Time to get fit is now

  • Published
  • By Col. Randal L. Bright
  • 512th Airlift Wing commander
For many of us, the New Year is a fresh start - a time when we resolve to improve ourselves and our lives. Losing weight and getting fit are some of the most frequently made resolutions, especially considering the alarming statistic that more than 63 percent of Americans are overweight with a Body Mass Index in excess of 25, according to the Centers for Disease Control and Prevention.

As Air Force members, being fit is a requirement placed upon us by our leadership, because it impacts our readiness, productivity and quality of life.

To further enforce a culture of fitness, implement better fitness standards and encourage all of us to engage in a year-round fitness program, the Air Force made some changes to the current physical training program. Beginning this month, we will have two assessments per year, a different waist measurement standard and a new score chart.

According interim Air Force Guidance Memorandum for AFI 10-248, Fitness Program, dated Jan. 4, regular Air Force Airmen will take their fitness assessment using the current fitness standards until July 1.

For example, if a regular Air Force member took their last fitness assessment in February or August 2009, their next assessment will be under the current standard in February 2010 and then again with the new standard in August 2010.

For Air Force Reserve Airmen, they will take their next fitness assessment 12 months after their last 2009 assessment, then again six months later to progress to a bi-annual cycle.

For example, if a reservist took their fitness assessment in February 2009 they will take their next assessment in February 2010 under the current standard and then again in August 2010 with the new standard. If a reservist took their last assessment in July 2009, their next fitness assessment will be in July 2010 with the new standard and then again with the new standard in January 2011.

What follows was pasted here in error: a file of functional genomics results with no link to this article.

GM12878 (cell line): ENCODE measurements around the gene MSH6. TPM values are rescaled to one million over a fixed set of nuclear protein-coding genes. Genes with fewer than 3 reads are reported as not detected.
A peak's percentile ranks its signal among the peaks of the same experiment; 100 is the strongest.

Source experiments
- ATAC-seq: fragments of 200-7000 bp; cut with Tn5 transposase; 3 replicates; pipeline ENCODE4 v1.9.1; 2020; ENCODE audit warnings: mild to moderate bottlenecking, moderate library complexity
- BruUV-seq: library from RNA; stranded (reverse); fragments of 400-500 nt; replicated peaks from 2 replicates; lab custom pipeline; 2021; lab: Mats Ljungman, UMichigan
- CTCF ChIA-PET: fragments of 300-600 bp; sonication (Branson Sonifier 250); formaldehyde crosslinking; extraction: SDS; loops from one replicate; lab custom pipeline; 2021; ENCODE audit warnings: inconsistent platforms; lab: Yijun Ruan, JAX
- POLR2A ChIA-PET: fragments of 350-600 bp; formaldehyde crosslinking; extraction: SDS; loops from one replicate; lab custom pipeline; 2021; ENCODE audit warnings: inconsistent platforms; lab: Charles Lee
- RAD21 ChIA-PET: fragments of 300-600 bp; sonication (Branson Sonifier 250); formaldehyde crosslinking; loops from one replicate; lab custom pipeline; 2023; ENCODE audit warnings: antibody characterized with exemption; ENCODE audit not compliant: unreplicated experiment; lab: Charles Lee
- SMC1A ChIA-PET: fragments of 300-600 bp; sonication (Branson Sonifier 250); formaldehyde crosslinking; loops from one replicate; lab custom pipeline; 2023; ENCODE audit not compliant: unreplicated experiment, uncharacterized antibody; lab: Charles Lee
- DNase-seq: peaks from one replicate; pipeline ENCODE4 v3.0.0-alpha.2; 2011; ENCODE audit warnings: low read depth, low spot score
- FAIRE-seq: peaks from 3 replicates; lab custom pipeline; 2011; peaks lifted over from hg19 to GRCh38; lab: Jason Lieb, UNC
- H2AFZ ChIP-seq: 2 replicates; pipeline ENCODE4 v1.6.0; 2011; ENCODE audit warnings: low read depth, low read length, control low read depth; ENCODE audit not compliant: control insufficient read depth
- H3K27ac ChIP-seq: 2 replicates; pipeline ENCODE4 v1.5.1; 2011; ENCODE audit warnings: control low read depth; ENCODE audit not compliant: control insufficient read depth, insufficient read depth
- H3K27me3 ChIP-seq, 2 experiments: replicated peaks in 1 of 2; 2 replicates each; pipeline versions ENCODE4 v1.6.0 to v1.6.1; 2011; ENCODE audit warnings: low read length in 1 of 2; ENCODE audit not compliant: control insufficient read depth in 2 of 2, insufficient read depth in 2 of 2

The new fitness program scores Airmen by age and gender based on the following maximum component scores: 60 points for aerobic, 20 points for body composition, 10 points for push-ups and 10 points for sit-ups. Airmen must achieve a minimum of 75 points and must meet the minimum requirements for each of the four areas. The previous fitness assessment just required a total of 75 points to pass, which meant some Airmen could pass the assessment without doing any crunches or sit-ups.

A score of 90 or above is an excellent; 75 to 89.99 is satisfactory; and, anything below 75 is unsatisfactory. Airmen who have medical waivers and are exempt from a portion of the assessment will receive a pass or fail score.

The Air Force also changed how the fitness assessments will be administered. Civilian proctors will administer the PT assessments at locations called fitness assessment cells. Dover is expected to have the FAC up and running in early February and will begin testing all personnel immediately. In the mean time, we will continue to have our physical training leaders conduct assessments.

Maintaining and meeting AF fitness standards is a year-round responsibility that falls upon all of us. So, I encourage you to start and maintain a fitness program now.

The first step to prepare for this assessment is to view your fitness chart, so you know what the standards are for your age and gender. This chart, as well as information on the new fitness program, can be downloaded at http://www.afpc.randolph.af.mil/affitnessprogram/index.asp.

Based off your fitness requirements, develop a plan that incorporates cardio and strength training at least three times a week for 30 to 60 minutes. For those Airmen who are not sure where to start, I encourage you to work with your Unit Fitness Program Manager and Physical Training Leaders to develop a plan. They can provide you with information on how to prepare and train for the assessment, which will increase your chance of success.

Being fit is something we need to take seriously. Not meeting this Air Force mandate can negatively impact your career as failing fitness scores will be annotated on your performance evaluations, resulting in a referral officer or enlisted performance report. This can impact your eligibility for an assignment and your ability to get promoted, retrain or re-enlist.

So, if you have not yet made your New Year's resolution, I encourage you to make fitness part of your daily life. Do this not just for the Air Force but for yourself, as you are the one who will ultimately benefit from a healthy and fit lifestyle.